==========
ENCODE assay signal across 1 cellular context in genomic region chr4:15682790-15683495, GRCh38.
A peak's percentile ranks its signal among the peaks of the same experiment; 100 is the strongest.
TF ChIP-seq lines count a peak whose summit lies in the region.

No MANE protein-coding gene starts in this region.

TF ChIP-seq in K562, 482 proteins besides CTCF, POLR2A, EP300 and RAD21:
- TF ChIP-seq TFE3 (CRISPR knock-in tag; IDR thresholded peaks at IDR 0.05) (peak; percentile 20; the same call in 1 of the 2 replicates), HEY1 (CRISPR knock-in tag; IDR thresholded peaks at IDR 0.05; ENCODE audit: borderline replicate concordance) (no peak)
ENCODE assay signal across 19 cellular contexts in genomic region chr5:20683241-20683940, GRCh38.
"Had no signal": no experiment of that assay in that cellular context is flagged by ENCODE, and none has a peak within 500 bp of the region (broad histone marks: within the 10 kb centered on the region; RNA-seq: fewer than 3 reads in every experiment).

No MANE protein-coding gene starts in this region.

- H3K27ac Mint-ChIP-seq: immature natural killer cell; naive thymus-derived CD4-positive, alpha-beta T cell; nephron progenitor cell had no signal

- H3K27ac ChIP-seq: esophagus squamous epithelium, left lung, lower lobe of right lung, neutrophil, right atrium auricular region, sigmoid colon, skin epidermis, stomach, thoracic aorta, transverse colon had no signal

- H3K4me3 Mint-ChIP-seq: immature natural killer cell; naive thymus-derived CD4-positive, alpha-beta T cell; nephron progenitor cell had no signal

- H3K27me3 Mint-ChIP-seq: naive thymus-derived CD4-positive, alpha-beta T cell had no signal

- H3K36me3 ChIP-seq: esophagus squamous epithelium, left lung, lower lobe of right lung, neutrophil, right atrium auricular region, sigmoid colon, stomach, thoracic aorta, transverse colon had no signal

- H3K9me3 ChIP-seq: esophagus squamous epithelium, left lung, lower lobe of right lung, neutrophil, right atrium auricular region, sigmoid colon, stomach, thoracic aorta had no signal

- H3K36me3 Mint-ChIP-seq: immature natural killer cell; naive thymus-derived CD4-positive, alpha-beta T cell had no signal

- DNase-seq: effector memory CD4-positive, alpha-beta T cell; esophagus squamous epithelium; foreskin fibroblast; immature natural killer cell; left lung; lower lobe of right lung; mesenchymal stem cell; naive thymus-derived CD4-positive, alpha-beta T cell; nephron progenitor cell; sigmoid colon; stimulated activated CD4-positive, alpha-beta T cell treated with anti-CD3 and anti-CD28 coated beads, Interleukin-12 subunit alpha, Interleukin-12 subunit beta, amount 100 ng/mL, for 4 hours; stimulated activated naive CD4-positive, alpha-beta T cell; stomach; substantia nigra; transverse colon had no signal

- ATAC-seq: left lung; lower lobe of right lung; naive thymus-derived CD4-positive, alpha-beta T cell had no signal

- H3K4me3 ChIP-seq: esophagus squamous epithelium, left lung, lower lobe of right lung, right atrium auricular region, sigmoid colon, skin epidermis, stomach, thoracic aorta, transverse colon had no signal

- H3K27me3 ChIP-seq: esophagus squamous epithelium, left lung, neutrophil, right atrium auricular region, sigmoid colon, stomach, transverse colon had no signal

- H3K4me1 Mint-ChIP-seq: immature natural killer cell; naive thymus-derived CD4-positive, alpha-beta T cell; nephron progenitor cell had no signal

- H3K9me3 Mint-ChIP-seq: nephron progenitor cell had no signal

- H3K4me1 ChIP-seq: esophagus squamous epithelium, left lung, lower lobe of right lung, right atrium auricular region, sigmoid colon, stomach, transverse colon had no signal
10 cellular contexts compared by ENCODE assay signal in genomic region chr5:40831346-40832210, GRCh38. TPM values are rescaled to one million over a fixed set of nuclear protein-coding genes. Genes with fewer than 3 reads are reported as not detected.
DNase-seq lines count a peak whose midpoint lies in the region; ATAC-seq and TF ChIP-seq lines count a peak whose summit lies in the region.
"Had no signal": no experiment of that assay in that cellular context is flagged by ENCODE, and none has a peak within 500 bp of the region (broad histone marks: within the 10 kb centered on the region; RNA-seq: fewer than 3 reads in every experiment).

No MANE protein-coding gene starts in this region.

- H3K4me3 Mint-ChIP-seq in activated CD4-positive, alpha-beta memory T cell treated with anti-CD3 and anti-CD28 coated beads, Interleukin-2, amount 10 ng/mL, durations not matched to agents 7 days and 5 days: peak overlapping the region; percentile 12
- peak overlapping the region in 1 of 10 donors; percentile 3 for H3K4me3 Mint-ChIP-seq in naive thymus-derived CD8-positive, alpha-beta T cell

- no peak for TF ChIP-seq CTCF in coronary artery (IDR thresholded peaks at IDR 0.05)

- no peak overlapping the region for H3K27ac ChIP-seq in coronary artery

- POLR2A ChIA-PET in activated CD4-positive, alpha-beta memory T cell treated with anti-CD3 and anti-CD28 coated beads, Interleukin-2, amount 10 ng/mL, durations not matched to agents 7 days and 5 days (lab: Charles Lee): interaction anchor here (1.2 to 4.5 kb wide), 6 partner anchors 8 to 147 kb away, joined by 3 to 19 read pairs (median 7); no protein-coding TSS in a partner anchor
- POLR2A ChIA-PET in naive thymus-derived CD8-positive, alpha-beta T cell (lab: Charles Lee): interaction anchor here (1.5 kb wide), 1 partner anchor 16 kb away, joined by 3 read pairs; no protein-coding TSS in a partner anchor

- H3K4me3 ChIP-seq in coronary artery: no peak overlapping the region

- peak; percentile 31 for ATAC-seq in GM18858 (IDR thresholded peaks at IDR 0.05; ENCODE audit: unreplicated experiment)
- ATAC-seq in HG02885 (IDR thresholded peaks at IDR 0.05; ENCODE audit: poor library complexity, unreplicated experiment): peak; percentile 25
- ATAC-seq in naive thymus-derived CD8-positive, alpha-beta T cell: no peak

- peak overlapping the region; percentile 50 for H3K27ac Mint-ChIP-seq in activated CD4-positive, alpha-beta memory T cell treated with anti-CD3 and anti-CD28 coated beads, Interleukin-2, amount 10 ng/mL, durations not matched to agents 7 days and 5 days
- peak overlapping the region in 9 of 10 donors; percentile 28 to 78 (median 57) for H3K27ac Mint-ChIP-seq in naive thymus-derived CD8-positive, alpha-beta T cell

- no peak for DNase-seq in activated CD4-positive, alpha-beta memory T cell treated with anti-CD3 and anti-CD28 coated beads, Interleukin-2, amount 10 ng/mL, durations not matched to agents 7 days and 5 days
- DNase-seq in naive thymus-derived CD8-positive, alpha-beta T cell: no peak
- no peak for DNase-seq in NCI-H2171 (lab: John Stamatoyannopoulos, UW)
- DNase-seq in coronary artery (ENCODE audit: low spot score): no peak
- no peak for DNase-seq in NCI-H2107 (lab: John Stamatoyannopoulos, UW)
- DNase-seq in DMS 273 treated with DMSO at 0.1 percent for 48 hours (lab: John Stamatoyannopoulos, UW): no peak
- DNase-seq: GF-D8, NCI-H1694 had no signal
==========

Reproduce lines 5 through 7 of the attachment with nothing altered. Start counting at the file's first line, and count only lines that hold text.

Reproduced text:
TF ChIP-seq in K562, 482 proteins besides CTCF, POLR2A, EP300 and RAD21:
- TF ChIP-seq TFE3 (CRISPR knock-in tag; IDR thresholded peaks at IDR 0.05) (peak; percentile 20; the same call in 1 of the 2 replicates), HEY1 (CRISPR knock-in tag; IDR thresholded peaks at IDR 0.05; ENCODE audit: borderline replicate concordance) (no peak)
ENCODE assay signal across 19 cellular contexts in genomic region chr5:20683241-20683940, GRCh38.